A Violent Day in the Louisiana Capitol

I object to violence because when it appears to do good,

the good is only temporary; the evil it does is permanent.

Mahatma Gandhi

State 28: Louisiana - January 31, 2018

Lori

We woke up at a campsite at the Escapees World Headquarters in Livingston, TX having had a good night sleep. Yesterday, we visited the Houston Food Bank to see how they serve 88 million meals each year, and we can’t wait to see what additional adventures lie ahead. Today, we drive 111 miles East to enter the 28th state on our Cross Country Journey to discover America, and find a new state to call home; Louisiana: A Sportsman's Paradise. I searched long and hard for the top US states for sportsmen, and could not find Louisiana listed on any! It would appear Louisiana is the self-proclaimed “Sportsman's Paradise” However, I did discover Louisiana leads the nation in domestic crawfish production, but I guess hailing Louisiana as a “Crawfish Paradise” doesn’t bring in the tourists. As vegetarians, we do not hunt or fish, and would have a hard time calling a state home who advertises such in their state slogan. Will the Cross Country Couple discover more than just a “sportsman’s paradise” during our week in the state? We can’t wait to begin exploring Louisiana!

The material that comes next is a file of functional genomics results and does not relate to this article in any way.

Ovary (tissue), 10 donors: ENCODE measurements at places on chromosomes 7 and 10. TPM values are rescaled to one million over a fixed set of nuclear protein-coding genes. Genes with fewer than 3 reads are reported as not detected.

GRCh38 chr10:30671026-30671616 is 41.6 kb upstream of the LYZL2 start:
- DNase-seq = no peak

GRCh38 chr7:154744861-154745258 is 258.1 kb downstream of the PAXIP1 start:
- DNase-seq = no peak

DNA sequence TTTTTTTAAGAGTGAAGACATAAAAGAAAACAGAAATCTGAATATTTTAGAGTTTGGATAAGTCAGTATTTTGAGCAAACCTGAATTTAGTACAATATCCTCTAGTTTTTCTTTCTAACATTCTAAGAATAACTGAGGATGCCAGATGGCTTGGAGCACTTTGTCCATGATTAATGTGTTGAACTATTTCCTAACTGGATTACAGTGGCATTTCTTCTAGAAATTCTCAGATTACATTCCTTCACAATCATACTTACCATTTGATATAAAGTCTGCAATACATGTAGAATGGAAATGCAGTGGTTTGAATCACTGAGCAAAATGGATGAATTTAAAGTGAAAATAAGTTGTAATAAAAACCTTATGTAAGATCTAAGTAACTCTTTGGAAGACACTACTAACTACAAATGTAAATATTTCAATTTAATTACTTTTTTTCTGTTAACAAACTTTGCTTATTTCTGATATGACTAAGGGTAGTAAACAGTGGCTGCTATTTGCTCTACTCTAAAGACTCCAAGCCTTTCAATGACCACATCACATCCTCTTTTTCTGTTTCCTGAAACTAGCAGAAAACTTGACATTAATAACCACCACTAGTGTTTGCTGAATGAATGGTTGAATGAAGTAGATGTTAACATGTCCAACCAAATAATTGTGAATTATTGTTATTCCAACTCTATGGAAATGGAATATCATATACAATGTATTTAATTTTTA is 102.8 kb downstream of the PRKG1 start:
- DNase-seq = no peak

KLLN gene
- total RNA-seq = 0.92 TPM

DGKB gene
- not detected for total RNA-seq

The first item on the agenda is a 156 mile drive Northeast to visit the National Park depicted on the reverse of the Louisiana Quarter; Kisatchie National Forest. Designated on June 10, 1930 by President Herbert Hoover, Kisatchie National Forest is Louisiana’s only national forest consisting of several large areas due to fragmentation by private land ownership. With 604,000 acres, more than half consists of protected long leaf pine tree forest, which have significantly decreased over the past century. In addition to the long leaf pine tree, Kisatchie National Forest plays an important role protecting rare plant and animal species which include: the pale pincher carnivorous plant, the Louisiana pine snake and the Louisiana black bear. (I really hope I do not run across any bears, snakes or carnivorous plants EEEEK!) Natural prairies have been almost been entirely destroyed in Louisiana due to clearing for agriculture. In addition to forest and wildlife, Kisatchie protects the 769 acre Kiefffer Prairie, which is the largest in the state!